I’m also only *almost* sure he doesn’t have more than a little affection for No Eun-Seul.
Is it a fake-out, to test her? Is he going to lead into getting her to a different job? Is he going to actually mean it and try to take her as revenge/comfort? Protecting her from Ji-Heon? As long as this isn’t as pathetic as the Down With Love second-lead man…
* which I’m still a little burnt about (the messy press just makes me leery–the story itself I’m still sold on) but plan to continue watching when that’s settled a bit more in my mind…
I am now a week behind here, but I just watched episodes 3-5 of Protect the Boss.
The theme that is emerging is one that I didn’t expect–and that is, how *all* the characters have faces of childishness. I mean, what is up with these bicker twins?
The hate is so strong, you can almost feel the love coming on…
Even Madame Grandmother, hiding her face from Eun-Suel to spare herself embarrassment and continue to be just a humble granny to her, the way she’s still emotionally where her son is, and they reflect each other in their troubles.
As is right, Cha Ji-Heon continues to have the mannerisms of a boy, not even a young man.
This impression is reinforced in all his brightly colored outfits (if he wears a proper suit, it’s in blues instead of black or gray or white) that sometimes veer more toward *cliches* of school-children clothes than what kids actually even wear. It’s hilarious…
And yet, the acting itself is touching. Even when he gets turned down by No Eun Seul, his stages of realization are that of a small boy’s, not a man’s. Not understanding…
pretending it’s not a big deal…
and deciding to just keep on with it and wait till her mind changes!
I love this. The fact that the actor’s excellence is making me notice the details is only because I’m paying attention; it feels really natural. And it actually heightens the moments he’s showing darker emotions, the way it’s not the predictable manly-emoting of many heroes.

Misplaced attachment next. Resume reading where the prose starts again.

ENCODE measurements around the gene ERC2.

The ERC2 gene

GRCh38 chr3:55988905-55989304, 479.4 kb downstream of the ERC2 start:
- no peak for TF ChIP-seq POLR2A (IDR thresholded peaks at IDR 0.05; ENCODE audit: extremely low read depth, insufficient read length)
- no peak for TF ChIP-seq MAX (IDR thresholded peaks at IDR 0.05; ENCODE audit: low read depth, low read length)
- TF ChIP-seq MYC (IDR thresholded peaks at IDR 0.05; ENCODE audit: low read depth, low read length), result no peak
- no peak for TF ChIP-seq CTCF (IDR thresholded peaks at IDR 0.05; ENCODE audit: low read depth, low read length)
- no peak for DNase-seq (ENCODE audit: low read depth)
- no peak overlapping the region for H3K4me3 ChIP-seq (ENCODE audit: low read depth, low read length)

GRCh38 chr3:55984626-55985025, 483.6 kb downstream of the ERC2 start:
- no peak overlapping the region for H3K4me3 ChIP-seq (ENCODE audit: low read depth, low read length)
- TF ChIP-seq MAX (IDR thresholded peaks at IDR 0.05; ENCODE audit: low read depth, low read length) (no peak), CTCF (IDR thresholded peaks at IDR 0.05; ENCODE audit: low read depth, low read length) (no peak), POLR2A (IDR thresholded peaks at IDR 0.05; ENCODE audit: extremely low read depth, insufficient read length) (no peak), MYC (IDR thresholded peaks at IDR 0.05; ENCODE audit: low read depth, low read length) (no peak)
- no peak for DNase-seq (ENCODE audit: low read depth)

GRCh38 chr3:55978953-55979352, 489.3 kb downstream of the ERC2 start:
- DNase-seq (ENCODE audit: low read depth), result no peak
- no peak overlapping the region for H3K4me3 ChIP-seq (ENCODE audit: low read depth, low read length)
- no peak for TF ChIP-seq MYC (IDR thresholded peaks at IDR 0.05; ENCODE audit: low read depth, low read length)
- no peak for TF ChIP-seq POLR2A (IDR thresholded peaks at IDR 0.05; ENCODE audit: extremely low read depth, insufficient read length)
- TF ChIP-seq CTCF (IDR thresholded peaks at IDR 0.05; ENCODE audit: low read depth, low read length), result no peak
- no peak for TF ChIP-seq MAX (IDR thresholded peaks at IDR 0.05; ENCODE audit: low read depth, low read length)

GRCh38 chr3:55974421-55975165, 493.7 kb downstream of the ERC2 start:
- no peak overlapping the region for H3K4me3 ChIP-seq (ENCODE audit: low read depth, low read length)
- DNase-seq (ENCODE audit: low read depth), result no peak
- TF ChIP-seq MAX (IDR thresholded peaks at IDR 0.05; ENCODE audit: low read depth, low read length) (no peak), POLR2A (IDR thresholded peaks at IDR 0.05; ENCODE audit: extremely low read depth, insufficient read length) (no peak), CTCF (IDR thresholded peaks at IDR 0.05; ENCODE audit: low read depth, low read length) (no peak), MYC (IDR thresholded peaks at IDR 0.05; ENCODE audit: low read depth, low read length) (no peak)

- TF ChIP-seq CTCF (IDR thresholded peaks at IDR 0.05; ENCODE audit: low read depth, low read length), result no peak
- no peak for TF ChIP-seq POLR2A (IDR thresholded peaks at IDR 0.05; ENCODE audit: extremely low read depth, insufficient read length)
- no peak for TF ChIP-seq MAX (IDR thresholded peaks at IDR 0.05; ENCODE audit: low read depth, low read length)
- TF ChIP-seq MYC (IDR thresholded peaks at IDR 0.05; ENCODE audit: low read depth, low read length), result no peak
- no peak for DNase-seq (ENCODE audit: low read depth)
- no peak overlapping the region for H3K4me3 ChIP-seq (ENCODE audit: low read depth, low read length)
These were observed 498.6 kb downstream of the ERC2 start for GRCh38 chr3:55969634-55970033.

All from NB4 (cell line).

It’s also awesome how firm she is about propriety…and I really think she doesn’t feel strongly for him either way at this point.
He likes her, and is equally forthcoming and firm about that, which is also refreshing! This is an organic conflict that feels much more lifelike than the usual tears because someone’s family is too good, or their pasts are conflicting.
Lawks, this show is so cute.
The hero keeps trying to be That Chaebol Leading Man:
But he’s NOT. When he get’s a shower scene, we watch him spazzing over “How much did she see?” Literal flailing.
…When he was in his cartoony boxers and a T-shirt. Embarrassing but really, not that disastrous. He’s not mature, not because he’s willfully self-absorbed, because his life has been so limited. You know a girl has never seen him in his PJs before. And he hadn’t chosen her to be the one…
This is something superior with a mature actor. Ji Sung, who plays Cha Ji Heon, is 34, has done his military service. He reportedly dropped 30lbs. before filming, which gives him a boyish look. His ability to look completely uncool, unconscious of the camera, is one I haven’t really seen in younger thespians.
And he manages, that way, to be completely adorable.
Though I actually am more drawn to him in his “mid-thirties” glory:
…he looks like he could carry the groceries, but would put his foot down at carrying a purse. But also pay for dinner, right?
This kiddo? Not so much.
I will go knit sleeves on my sweet-loli-kodona sweater while I watch it
I did already see enough to screencap some truly awe-inspiring sets we’ll be spending time with…
I love how much space there is. This is a theme–in fact, this house Chaebollie resides in kind of reminds me of the Taiwanese drama concepts of rich-people-houses, which tends to involve lofted ceilings (the ultimate waste of space and antithesis to most Asian housing, not to be rude) and useless objects d’art.
The living trees are something I saw a bit of in Lie To Me, being used well, but here they’re on a completely different scale. I love the “eco-grandeur” of even the office. I don’t know what this company does, but it believes in SCALE
The whole company building feels a bit more like a modern-architecture-showpiece museum than any kind of industry center. Which is really kind of neat.
Also, I think some of the set pieces are also from City Hunter, which makes me feel a bit at home…